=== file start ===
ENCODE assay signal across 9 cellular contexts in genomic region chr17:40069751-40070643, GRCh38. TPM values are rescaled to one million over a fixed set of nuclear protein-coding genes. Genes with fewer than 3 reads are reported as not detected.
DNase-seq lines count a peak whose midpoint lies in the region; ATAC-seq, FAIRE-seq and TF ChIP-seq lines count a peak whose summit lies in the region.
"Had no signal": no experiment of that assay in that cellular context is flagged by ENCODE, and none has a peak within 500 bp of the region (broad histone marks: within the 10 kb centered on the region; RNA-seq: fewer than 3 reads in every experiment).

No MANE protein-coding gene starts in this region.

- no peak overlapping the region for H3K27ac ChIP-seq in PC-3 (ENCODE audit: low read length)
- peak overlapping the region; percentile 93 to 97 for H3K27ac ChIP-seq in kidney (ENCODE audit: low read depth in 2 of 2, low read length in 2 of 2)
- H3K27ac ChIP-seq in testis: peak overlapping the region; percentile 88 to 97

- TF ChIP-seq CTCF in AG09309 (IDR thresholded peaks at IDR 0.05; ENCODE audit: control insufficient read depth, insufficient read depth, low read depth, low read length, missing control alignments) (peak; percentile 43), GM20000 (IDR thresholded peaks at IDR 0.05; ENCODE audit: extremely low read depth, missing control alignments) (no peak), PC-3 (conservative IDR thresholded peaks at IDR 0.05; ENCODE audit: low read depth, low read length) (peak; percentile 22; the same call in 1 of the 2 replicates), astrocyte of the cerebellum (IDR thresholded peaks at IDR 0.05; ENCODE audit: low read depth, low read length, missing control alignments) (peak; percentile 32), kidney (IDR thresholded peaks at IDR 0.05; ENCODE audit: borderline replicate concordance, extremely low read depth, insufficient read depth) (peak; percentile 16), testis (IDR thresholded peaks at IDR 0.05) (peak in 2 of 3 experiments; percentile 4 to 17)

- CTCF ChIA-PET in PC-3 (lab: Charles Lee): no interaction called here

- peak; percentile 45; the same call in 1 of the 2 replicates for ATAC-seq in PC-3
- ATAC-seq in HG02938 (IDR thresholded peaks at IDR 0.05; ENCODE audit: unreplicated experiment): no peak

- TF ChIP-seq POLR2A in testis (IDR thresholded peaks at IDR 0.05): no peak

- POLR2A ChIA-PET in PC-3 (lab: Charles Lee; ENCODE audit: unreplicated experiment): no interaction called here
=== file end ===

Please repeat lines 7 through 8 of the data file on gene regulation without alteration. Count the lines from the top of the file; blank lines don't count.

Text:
- H3K27ac ChIP-seq in testis: peak overlapping the region; percentile 88 to 97

- TF ChIP-seq CTCF in AG09309 (IDR thresholded peaks at IDR 0.05; ENCODE audit: control insufficient read depth, insufficient read depth, low read depth, low read length, missing control alignments) (peak; percentile 43), GM20000 (IDR thresholded peaks at IDR 0.05; ENCODE audit: extremely low read depth, missing control alignments) (no peak), PC-3 (conservative IDR thresholded peaks at IDR 0.05; ENCODE audit: low read depth, low read length) (peak; percentile 22; the same call in 1 of the 2 replicates), astrocyte of the cerebellum (IDR thresholded peaks at IDR 0.05; ENCODE audit: low read depth, low read length, missing control alignments) (peak; percentile 32), kidney (IDR thresholded peaks at IDR 0.05; ENCODE audit: borderline replicate concordance, extremely low read depth, insufficient read depth) (peak; percentile 16), testis (IDR thresholded peaks at IDR 0.05) (peak in 2 of 3 experiments; percentile 4 to 17)